FSU Police Chief Details University’s Crisis Intervention Plan
On October 2, 2015 a mass shooting occurred on the campus of Umpqua Community College in Roseburg, Oregon. Students were asked what their religious affiliation was and based on their answers were shot. It was reported to be ten deaths, including the perpetrator Christopher Harper-Mercer, and nine non-fatal injuries.
A week later, two more mass shootings occurred at Northern Arizona University and Texas Southern University. Tragedy after tragedy seems to happen a little too often. The Bottom Line reached out to FSU Police Chief Cynthia Smith to learn the Frostburg State University’s processes for dealing with active shooters on campus and other emergencies.
FSU’s Crisis Intervention Plan, last revised in August 2010, details what steps FSU officers, faculty, and students need to take after a crisis. However, the Emergency Preparedness Plan (EPP) is a tool FSU officers use in times of emergencies and crises. While The Crisis Intervention Plan can be publicly accessed, The Emergency Preparedness Plan is for officers’ use only. In case of a real emergency, officers need to be able to respond in such a way that any potential threat will be unaware of their actions. These plans are revised annually. Chief Smith notes, “Any plan, whether an emergency response plan or crisis management plan, should really be a framework that doesn’t change much unless something changes significantly.”
Chief Smith is responsible for and manages the EPP alongside with the executive committee, legal counsel, facilities, and any others who may be responding to emergencies. Smith says, “The plan is only part of the picture.” In addition, officers go through training to prepare themselves for crises. She goes on to say, “Training is a big piece of it.” FSU officers train annually – including preparedness for emergencies and training for likely scenarios. An example of a likely scenario includes active shooter drills. Officers train at Mountain Ridge High School because of their partnership with law enforcement. Whether there is an emergency at FSU, Mountain Ridge, or Beall Elementary, all officers are well-equipped with the tools and precautions necessary from their training. In the event of an emergency, FSU officers are the first to respond, then requests backup from Frostburg City Police, Allegany County Sheriff Office, Maryland State Police, and any sworn police officer in the vicinity.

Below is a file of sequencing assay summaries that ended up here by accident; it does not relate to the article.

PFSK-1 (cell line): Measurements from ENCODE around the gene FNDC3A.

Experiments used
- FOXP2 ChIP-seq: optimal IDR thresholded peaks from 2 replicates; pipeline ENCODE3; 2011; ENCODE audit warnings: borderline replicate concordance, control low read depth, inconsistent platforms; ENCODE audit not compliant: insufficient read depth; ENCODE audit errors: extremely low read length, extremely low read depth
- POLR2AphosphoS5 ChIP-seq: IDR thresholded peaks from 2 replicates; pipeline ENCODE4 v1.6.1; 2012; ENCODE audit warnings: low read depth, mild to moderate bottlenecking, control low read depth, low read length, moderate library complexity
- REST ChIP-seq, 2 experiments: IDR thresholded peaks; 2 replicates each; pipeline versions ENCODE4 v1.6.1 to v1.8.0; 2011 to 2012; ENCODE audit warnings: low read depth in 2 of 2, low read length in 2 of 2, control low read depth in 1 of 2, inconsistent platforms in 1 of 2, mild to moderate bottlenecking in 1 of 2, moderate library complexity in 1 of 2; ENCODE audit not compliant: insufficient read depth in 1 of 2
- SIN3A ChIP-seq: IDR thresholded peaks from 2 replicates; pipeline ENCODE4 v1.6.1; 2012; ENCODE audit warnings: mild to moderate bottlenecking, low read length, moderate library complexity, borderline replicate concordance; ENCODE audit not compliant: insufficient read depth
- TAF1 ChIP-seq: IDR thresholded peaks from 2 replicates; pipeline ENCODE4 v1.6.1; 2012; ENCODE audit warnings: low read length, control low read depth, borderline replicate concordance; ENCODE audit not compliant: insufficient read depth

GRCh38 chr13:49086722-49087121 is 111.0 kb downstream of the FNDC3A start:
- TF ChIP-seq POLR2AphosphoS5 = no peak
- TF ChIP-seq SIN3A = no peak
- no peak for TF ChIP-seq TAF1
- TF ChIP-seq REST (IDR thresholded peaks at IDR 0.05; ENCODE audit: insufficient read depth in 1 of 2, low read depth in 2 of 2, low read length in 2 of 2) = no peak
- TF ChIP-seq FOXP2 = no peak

Fortunately, officers have not had to act upon the EPP in its entirety, but there have been instances where some aspects of the plan were used. Lieutenant Scott Donahue points out there are different parts of command that take action: EMS, social media, logistics, and etc. To help prevent any suspicious activity turn into a crisis, students should look for warning signs. Smith says, “Trust your instincts. If something doesn’t look right then it probably isn’t.” Students, as well as faculty and staff, should always keep their eyes open and call the police or a trusted adult without any hesitation. In addition, the anonymous tip line is available as well for those who may feel uncomfortable making a report. Lt. Donahue says, “Be personally prepared.” FSU has a training tool called “Shots Fired.” This video is a guide on how to make sure you are personally prepared if case of an emergency and shows step-by-step instructions on how to protect yourself as well as others.
In the case of an emergency, the police department is notified “relatively quickly,” Smith says. But, she stresses, it depends on whenever the first call is received. Never assume someone else has called and made a report and understand communication is key. It doesn’t matter how many times a call may come through, it is vital to make a report whenever you see and/or hear something suspicious.
To prepare students, faculty, and staff, officers conduct presentations upon request. These presentations can be tailored to a particular group—classes and student groups. Students and parents can stay up-to-date with any type of school emergency by signing up for “E2Campus.” This tool, called “Burg Alert,” sends text alerts whenever there is an emergency, delay, or school closing. In addition, always check your email for these alerts and updates.
Check out the “Shots Fired” video at www.frostburg.edu/admin/police/shotsfired/
And sign up for “Burg Alerts” at https://www.frostburg.edu/computing/services/burg-alerts/